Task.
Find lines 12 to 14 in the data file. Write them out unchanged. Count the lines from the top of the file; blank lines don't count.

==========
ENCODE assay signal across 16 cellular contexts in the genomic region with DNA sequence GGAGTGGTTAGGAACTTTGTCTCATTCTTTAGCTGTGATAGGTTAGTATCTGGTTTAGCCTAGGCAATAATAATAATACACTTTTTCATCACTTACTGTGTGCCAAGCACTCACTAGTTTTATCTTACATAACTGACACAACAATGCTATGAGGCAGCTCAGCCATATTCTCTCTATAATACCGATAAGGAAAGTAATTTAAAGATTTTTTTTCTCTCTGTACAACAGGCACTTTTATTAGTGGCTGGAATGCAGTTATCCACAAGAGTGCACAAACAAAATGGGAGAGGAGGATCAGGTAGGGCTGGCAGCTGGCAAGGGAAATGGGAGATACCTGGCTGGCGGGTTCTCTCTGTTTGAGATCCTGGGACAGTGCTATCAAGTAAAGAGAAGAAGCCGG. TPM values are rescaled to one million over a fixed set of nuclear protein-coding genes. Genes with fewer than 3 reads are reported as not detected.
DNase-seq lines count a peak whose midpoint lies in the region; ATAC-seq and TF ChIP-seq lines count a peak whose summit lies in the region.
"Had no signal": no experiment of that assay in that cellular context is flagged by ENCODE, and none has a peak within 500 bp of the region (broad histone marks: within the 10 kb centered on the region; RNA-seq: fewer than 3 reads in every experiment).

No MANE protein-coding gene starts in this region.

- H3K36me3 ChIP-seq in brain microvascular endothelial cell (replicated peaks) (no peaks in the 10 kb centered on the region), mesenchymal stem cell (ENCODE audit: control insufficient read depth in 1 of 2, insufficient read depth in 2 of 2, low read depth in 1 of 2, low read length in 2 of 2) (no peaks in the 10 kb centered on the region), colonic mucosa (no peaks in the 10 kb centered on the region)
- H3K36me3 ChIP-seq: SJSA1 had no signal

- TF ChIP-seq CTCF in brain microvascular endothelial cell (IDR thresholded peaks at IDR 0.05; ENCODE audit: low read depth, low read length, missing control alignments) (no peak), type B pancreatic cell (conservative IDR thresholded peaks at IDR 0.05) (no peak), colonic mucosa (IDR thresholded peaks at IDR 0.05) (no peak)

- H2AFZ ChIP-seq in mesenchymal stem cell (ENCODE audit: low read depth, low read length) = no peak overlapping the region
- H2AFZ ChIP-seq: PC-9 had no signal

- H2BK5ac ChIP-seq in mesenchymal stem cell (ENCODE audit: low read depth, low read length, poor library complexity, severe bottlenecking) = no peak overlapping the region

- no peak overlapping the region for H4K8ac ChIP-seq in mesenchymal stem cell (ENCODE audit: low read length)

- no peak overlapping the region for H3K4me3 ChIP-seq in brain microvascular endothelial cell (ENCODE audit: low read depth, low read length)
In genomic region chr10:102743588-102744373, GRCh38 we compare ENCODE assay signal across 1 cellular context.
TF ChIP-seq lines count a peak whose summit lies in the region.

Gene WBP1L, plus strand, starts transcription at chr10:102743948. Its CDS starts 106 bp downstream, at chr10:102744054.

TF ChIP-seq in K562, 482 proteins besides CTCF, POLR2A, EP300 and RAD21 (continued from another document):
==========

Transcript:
- no peak overlapping the region for H3K4me3 ChIP-seq in brain microvascular endothelial cell (ENCODE audit: low read depth, low read length)
In genomic region chr10:102743588-102744373, GRCh38 we compare ENCODE assay signal across 1 cellular context.
TF ChIP-seq lines count a peak whose summit lies in the region.